Low Literacy Self-Management Program for Chronic Pain May Be Effective

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The researchers developed a low-literacy, 6-month pain self-management program based on both existing pain toolkits and the input of a rural, largely Hispanic population with chronic pain.
The researchers developed a low-literacy, 6-month pain self-management program based on both existing pain toolkits and the input of a rural, largely Hispanic population with chronic pain.

A low-literacy, pain self-management program delivered one-on-one by a health educator or in groups with lectures from experts over a period of 6 months may improve chronic pain outcomes, according to a study published in the Journal of Pain.

The researchers developed a low-literacy, 6-month pain self-management program based on both existing pain toolkits and the input of a rural, largely Hispanic population with chronic pain.

The study included low-income, primarily Hispanic participants with chronic pain (n=111). Participants were randomly assigned to receive 6 one-on-one meetings with a trained health educator in a clinic or to attend 8 group lectures by experts in the community. 

The researchers used intention-to-treat analyses in linear mixed effects models to assess 5 secondary outcomes at 6 months: Brief Pain Inventory pain severity and interference, Patient Health Questionnaire-9, 12-Item Short Form Survey Mental Component Summary, and Tampa Scale for Kinesiophobia-11. Of the 111 participants, 67 completed the 6-month follow-up measures.

Study participants who received the one-on-one sessions had improvements on 4 measures vs 3 measures in patients who attended the group session (P <.05 for all). In intention-to-treat analyses, both groups had improvements on 4 of 5 measures (P≤.001 for all) compared with baseline, with clinically significant changes in Brief Pain Inventory pain severity and interference.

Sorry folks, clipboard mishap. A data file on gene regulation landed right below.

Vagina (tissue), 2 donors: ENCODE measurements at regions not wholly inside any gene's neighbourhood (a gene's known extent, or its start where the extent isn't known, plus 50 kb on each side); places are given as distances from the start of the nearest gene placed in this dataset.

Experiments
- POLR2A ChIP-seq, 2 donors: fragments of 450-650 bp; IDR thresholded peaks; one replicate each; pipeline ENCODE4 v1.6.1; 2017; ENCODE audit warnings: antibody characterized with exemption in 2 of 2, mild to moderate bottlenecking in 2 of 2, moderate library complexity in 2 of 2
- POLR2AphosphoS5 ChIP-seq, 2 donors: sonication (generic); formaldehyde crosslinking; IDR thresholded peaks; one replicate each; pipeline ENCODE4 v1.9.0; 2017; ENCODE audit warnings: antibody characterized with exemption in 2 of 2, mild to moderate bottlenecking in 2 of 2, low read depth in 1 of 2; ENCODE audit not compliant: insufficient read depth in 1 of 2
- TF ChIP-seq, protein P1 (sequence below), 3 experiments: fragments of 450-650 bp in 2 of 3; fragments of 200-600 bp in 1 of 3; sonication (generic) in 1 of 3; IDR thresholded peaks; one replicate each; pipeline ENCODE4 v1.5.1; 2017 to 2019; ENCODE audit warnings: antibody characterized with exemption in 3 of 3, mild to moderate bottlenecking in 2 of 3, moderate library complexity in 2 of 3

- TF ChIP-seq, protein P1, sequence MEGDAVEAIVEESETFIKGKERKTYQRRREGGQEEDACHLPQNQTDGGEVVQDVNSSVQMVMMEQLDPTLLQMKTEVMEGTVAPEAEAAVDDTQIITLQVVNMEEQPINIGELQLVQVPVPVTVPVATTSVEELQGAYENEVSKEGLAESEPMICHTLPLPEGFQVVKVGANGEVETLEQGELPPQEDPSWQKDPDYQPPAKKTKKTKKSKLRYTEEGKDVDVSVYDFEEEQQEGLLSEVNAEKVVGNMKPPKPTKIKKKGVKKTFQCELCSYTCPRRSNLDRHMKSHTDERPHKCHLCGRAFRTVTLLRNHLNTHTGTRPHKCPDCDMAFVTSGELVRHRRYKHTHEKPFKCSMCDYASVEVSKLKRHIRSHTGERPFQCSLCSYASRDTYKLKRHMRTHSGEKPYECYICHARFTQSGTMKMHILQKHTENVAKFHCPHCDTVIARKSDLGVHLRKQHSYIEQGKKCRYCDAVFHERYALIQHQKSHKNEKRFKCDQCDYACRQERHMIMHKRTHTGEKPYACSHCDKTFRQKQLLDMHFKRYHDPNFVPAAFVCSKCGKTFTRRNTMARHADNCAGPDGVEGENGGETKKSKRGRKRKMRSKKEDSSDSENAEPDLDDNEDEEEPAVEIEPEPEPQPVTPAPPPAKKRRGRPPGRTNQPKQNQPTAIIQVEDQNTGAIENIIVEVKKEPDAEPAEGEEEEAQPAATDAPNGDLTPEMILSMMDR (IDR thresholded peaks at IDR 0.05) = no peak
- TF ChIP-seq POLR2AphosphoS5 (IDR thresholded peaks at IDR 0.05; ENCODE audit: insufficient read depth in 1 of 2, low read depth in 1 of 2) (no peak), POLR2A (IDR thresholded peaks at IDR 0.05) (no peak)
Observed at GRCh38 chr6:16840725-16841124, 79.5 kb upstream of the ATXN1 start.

These results warrant further study of self-management programs as a supplement to clinical management for primary care patients with chronic pain.

“Given limited access of low-income populations to nonpharmacologic interventions for chronic pain, it is vital that primary care practices offer training in practical self-management strategies to overcome the many negative effects of this disease,” the researchers wrote.

Reference

Turner BJ, Liang Y, Rodriguez N, Bobadilla R, Simmonds MJ, Yin Z. Randomized trial of a low literacy chronic pain self-management program: analysis of secondary pain and psychological outcome measures [published July 13, 2018]. J Pain. doi:10.1016/j.jpain.2018.06.010

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